On the other hand, the parts about Australian Aborigines passed my mind. I believe the audience Hafner had in mind was again the public, specifically people who conduct online research as well as writers involved with that sort of technology.
With that, I think the way she elaborates Clocking cultures carol ezzell essay how people of differing cultures view time is appropriate and logical.
Australian Aborigines, for instance, believe that their ancestors crawled out of the earth during the Dreamtime. It too was very informative, however I simply am less interested in such World Wide Web matters. From her references to Edward T. But different people may desire different futures.
Levine, a social psychologist at California State University, Fresno. I found two passages particularly interesting in this essay. This article was originally published with the title "Clocking Cultures".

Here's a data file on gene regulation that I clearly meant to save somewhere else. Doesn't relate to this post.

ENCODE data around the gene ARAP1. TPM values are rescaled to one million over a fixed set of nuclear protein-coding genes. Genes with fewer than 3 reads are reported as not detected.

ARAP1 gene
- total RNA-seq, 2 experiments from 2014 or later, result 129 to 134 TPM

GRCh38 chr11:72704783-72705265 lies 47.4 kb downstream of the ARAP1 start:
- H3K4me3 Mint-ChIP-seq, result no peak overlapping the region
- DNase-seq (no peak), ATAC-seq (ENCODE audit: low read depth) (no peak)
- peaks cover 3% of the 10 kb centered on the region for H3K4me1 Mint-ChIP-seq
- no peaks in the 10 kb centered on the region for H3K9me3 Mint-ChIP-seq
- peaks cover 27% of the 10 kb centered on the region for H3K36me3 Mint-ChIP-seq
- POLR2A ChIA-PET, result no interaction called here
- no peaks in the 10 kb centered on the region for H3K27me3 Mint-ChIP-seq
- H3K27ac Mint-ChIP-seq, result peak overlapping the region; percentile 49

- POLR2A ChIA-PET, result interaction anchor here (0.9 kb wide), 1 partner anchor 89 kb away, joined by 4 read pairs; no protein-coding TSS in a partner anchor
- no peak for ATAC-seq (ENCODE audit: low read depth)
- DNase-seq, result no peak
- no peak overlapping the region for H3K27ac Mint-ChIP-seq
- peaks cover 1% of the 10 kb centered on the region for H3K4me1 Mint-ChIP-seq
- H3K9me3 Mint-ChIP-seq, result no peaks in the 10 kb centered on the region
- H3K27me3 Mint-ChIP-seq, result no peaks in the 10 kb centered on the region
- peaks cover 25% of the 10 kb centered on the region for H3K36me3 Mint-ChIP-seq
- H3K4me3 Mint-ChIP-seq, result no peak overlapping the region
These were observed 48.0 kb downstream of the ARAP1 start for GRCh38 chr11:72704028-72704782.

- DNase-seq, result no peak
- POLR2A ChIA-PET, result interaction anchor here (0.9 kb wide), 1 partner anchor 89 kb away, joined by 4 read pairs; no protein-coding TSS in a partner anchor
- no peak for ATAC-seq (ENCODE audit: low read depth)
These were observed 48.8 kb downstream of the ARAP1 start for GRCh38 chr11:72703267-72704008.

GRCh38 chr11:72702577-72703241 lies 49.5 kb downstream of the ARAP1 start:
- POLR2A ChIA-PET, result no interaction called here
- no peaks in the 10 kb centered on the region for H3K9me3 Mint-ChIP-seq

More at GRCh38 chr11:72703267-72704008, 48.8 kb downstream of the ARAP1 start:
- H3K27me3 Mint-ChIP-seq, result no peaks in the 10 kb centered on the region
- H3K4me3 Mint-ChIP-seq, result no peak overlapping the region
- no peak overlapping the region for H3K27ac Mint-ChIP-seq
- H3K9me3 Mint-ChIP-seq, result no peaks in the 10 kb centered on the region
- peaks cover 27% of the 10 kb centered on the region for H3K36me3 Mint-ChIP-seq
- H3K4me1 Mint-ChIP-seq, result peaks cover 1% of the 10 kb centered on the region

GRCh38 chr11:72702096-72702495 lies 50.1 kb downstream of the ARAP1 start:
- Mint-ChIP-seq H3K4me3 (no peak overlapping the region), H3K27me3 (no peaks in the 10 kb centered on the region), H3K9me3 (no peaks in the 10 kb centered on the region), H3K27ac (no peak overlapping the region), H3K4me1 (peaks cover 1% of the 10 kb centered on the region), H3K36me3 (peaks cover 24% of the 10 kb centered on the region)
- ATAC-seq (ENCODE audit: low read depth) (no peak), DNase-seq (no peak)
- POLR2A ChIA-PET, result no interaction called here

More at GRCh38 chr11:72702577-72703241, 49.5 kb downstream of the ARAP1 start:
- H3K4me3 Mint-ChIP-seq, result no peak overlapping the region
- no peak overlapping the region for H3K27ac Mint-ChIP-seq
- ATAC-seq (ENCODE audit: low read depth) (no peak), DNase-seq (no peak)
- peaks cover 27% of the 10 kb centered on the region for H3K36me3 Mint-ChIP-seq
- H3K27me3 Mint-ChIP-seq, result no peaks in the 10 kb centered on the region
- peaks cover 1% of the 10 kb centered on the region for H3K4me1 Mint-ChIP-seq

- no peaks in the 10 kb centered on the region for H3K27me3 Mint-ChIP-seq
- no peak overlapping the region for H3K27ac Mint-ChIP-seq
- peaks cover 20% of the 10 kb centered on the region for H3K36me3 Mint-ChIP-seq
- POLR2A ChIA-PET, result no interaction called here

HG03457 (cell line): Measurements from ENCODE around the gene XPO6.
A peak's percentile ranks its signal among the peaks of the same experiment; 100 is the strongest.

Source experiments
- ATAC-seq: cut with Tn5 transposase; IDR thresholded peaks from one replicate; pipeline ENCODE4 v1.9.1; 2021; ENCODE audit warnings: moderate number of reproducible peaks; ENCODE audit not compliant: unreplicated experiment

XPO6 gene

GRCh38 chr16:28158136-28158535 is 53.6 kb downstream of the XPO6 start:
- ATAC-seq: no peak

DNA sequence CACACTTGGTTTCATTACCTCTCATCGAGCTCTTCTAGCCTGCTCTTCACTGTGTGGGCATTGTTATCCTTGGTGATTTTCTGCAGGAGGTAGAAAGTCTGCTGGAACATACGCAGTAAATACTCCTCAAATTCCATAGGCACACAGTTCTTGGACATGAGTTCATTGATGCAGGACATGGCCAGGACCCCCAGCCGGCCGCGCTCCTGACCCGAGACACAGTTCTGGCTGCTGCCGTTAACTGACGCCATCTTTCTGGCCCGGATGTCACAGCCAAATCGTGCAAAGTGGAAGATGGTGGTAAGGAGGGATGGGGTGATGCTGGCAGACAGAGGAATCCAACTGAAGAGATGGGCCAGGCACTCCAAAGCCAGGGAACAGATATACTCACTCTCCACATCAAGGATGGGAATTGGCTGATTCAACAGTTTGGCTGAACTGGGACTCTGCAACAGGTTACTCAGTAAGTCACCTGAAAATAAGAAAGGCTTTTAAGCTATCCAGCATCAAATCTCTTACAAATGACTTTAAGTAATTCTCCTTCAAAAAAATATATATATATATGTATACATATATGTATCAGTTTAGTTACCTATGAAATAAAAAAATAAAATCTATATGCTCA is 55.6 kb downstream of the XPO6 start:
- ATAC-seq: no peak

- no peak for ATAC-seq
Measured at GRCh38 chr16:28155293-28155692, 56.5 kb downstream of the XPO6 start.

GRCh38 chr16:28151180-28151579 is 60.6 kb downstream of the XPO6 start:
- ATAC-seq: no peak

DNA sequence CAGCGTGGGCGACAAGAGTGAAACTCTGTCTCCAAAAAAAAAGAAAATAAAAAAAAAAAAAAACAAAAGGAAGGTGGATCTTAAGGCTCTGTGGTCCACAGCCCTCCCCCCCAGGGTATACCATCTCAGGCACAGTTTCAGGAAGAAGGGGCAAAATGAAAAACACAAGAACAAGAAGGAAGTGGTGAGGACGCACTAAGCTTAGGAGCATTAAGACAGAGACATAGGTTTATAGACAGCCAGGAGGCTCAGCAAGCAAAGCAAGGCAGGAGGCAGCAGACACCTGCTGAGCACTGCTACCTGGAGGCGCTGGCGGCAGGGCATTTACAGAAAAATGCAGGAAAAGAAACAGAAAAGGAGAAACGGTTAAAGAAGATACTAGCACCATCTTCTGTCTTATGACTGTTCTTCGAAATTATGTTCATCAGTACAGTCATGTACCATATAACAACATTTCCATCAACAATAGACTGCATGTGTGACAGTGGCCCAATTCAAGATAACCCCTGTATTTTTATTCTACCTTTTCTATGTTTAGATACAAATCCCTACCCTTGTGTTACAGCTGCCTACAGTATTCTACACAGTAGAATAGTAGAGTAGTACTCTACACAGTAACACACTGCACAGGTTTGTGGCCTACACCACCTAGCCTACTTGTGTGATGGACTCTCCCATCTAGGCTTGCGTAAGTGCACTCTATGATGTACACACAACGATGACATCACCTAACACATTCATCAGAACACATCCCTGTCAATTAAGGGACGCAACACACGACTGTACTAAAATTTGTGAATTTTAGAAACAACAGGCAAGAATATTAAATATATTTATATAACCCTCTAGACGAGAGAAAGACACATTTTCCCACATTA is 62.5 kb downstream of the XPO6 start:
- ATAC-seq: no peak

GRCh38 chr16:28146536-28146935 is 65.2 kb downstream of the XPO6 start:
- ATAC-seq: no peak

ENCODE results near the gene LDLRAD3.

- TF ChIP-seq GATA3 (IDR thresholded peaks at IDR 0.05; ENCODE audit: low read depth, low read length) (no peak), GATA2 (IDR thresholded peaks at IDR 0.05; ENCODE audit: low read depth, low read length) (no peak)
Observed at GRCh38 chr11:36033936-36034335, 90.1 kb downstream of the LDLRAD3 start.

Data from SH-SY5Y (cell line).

They have romanticized a particular vision of the past. This is because she writes solely to inform about different notions of time in cultures, not to persuade or state her opinions. I think this just proves how open minded Carol Ezzell is and it adds for more of an educational purpose because she includes information about Saudi Arabia and the notorious Osama Bin Laden.
But keep someone in New York City waiting for five or 10 minutes and you have some explaining to do. In her essay Ezzell Clocking cultures carol ezzell essay very respectful and nonbiased of a culture or particular way of life. She just wants to inform the reader that not everyone can edit Wikipedia because most of the information would then be inaccurate, but only certain people can edit certain information.
Birth, an anthropologist at Queens College, has examined time perceptions in Trinidad. Print Advertisement Show up an hour late in Brazil, and no one bats an eyelash. I think the purpose of this essay is definitely academic because Ezzell provides countless factual information that prove to be educational as well as several ideas of conceptual thinking based on differing cultures throughout the world.